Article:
The first impressions of surviving examples of Islamic art and architecture from the earliest period, that is to say from the time of the first Islamic dynasty, the Umayyads, can appear unfamiliar and have few of the features that most would associate with later Islamic Art (figs 4 -8)1. This is because the cultural and artistic values of Islam were far more gradual in their development than its purely religious aspects. In the early years of its conquests the Umayyads had moved north from the Al-Hejaz region in Arabia, to Syria, and established Damascus as their capital and centre of administration (661 CE/41 AH). Here they soon adopted the administrative and civil practices of the previous, Byzantine, authority, and in a very short time made the transition from rough conquerors to a sophisticated military aristocracy2. Contemporary accounts indicate that the new Muslim regime, confident though it was in its own religious mission, was deeply impressed by the civilized sophistication of the Byzantine territories that had fallen into its possession – in particular by the opulence and beauty of the Christian art and architecture of the region.
It is not surprising then that the earliest important Islamic architectural projects, notably the ‘Dome of the Rock’ in Jerusalem3 and the Great Mosque in Damascus4, were intended to stand comparison, even outshine, the most impressive of Christian holy places. They were, of course, also intended as symbols of Islamic ascendancy, and in building these monuments the Muslims were clearly developing their own ideas concerning the function and appearance of sacred precincts. But the new rulers were still a small minority at this time, so the architects, builders and artist/craftsmen who were commissioned to build and decorate these monuments are likely to have been predominantly Christian5. The decorative aspects of these and other buildings in the first decades of Muslim rule are therefore particularly interesting for indications, such as they are, of the emergence of distinctive Islamic aesthetic preferences.
One of the most striking features of both of the monuments mentioned above is their use of large areas of finely detailed wall-mosaics (fig. 8). The significance and meaning of the subject-matter of these panels, which in large part consists of luxuriant plant-forms, is not entirely clear, but in both cases the decoration probably refers to Muslim notions of the Paradise promised to Believers in the afterlife. The elaborate, stylized vegetal forms in the Dome of the Rock are drawn from the repertoire of Late Antique forms, and are enclosed within extended bands of jewel-like ornaments and calligraphy. The mosaics of the Great Mosque, which was built some fifteen years after the Dome of the Rock, are somewhat more representational and include exotic buildings among resplendent gardens, with flowing rivers and graceful trees (fig. 9). But there is no iconography, in the Christian sense, in either monument – in fact there are no portrayals at all of humans or animals, subjects that Muslims clearly considered as entirely inappropriate in religious settings such as these (see fig. 10)6.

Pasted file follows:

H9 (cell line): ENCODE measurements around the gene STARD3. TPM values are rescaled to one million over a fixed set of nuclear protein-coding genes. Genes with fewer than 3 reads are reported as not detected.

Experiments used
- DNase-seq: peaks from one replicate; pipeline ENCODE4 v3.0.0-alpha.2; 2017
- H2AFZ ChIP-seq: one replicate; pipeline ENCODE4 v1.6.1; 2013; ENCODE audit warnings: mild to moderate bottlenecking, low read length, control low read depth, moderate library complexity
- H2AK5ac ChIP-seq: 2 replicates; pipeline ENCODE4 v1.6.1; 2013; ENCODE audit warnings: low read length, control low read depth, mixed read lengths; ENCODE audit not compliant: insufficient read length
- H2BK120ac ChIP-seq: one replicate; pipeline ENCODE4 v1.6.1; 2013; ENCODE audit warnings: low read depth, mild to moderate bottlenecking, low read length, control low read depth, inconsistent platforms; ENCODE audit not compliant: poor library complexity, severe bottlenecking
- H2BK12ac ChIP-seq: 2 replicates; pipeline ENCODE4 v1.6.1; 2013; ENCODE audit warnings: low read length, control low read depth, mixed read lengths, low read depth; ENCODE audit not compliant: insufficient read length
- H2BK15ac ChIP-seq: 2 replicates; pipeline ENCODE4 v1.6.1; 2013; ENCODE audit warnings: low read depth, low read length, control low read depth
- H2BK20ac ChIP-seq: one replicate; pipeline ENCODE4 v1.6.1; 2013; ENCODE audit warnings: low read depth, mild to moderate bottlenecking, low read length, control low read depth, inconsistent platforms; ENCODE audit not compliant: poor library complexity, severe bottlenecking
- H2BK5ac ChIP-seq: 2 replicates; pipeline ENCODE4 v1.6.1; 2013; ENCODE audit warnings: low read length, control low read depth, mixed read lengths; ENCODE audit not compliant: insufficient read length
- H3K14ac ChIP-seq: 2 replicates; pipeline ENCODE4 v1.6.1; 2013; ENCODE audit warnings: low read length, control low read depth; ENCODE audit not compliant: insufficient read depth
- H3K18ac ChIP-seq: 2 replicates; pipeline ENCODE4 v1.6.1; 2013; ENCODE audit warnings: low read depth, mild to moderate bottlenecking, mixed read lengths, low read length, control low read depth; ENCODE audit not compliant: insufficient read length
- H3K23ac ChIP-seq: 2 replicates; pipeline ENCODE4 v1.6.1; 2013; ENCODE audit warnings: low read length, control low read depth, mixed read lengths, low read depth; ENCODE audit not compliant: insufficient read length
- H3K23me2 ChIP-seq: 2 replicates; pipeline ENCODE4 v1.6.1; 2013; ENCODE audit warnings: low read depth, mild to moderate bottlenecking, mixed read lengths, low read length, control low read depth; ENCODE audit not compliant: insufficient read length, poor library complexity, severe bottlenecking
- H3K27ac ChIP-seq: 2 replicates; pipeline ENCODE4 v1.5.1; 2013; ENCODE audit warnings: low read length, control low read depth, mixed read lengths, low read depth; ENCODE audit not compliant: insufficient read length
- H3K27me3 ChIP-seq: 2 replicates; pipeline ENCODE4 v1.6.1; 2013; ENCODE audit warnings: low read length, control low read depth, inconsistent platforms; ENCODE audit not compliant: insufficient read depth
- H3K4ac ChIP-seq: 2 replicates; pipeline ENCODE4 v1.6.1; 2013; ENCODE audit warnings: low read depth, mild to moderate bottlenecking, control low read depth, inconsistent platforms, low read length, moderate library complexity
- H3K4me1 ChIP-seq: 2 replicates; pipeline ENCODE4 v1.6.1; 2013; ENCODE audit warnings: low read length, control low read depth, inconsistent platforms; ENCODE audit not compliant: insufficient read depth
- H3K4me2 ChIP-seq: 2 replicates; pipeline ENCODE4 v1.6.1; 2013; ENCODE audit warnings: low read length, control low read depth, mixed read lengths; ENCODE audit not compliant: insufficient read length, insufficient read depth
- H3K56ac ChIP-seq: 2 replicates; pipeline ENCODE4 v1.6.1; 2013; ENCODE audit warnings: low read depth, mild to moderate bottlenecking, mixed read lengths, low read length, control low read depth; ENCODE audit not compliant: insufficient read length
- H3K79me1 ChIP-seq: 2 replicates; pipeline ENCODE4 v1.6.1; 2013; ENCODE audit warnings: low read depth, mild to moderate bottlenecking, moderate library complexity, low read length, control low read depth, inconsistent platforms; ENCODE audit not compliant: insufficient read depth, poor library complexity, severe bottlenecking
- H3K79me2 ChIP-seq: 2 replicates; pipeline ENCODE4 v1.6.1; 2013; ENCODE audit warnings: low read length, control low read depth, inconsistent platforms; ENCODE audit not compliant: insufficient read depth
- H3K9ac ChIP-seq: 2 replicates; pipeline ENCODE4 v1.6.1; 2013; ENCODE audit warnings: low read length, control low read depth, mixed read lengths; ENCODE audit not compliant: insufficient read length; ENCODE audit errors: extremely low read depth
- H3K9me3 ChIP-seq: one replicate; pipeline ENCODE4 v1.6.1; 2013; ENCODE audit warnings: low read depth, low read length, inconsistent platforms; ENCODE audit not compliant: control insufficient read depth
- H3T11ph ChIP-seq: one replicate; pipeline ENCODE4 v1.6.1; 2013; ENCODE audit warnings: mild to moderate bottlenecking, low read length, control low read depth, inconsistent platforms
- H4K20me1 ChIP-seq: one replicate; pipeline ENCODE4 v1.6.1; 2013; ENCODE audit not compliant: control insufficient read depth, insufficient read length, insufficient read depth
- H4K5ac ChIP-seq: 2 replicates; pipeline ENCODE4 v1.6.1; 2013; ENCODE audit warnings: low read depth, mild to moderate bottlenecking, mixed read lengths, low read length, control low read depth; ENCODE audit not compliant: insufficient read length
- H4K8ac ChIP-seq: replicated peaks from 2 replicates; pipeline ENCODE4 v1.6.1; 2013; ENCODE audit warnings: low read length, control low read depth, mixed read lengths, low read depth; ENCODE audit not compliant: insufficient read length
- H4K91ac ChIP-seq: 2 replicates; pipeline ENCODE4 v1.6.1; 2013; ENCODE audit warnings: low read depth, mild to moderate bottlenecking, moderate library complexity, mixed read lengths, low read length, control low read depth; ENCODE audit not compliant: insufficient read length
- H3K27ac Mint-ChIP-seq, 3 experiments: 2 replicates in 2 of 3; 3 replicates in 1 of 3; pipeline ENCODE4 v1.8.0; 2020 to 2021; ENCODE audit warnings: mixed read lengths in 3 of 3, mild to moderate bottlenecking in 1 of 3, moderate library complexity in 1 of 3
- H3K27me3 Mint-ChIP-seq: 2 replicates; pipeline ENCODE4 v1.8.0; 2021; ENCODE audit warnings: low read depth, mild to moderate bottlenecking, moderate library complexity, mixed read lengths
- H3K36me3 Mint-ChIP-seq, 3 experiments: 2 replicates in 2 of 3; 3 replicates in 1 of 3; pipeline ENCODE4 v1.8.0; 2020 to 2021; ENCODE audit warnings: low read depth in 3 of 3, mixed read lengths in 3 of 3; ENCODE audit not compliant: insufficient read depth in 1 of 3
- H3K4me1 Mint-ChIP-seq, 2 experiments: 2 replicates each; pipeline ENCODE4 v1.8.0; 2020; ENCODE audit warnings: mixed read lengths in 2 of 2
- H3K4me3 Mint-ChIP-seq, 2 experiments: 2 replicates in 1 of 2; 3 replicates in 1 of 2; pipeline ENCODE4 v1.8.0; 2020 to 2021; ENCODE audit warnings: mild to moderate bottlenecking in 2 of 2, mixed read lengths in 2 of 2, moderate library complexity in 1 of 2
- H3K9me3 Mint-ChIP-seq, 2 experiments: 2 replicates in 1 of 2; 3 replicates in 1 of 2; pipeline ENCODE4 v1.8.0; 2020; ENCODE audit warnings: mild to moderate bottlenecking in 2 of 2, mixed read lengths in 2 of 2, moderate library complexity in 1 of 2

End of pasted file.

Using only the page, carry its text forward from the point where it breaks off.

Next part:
The impression that is conveyed by this art, however, is distinctly spiritual; essentially that of an orderly otherworldliness. This sense of repose is achieved use of architectonic and decorative symmetries and, pointedly, is not reliant on overt symbols of any kind7. The mosaic panels of the Dome of the Rock conform to the buildings strong overall symmetries, and together with the deliberate architectonic duplications in the building as a whole, might seem calculated to induce a sense of dissociation in the pilgrims ambulating around its interior (fig. 11). Here, as in later Islamic architectural decoration, there is a feeling of the dissolution of the buildings physicality. The Damascus Great Mosque mosaics project a different vision, but again, its panels seem to depict an ideal, paradisiacal state of being. Both monuments present unique artistic approaches, but also clear evidence that there were conscious attempts at an Islamic self-definition – and what is particularly interesting is that these aesthetic preferences, particularly in their use of strong symmetries, seem to be influenced by the sort of Neoplatonic attitudes that had already been absorbed by Christian thought in this region (see below).
There are other architectural details, again based on pre-existing forms, that appear to reflect the new Islamic sensibilities; the window-grills of the Great Mosque of Damascus for example (figs. 12-15)8. It is intriguing, to say the least, that the possibilities of purely geometric decorative effects should appear at such an early stage in Islamic architecture, particularly as these examples seem to be rather more adventurous in their design than the late-antique models from which they obviously derive9. Oleg Grabar10 has observed of these and other examples of the early use of ornament in Islam that they appear to show a conscious selection of previous forms, together with an avoidance of obvious, rigid constructions and a preference for decorative motifs that are capable of infinite extension.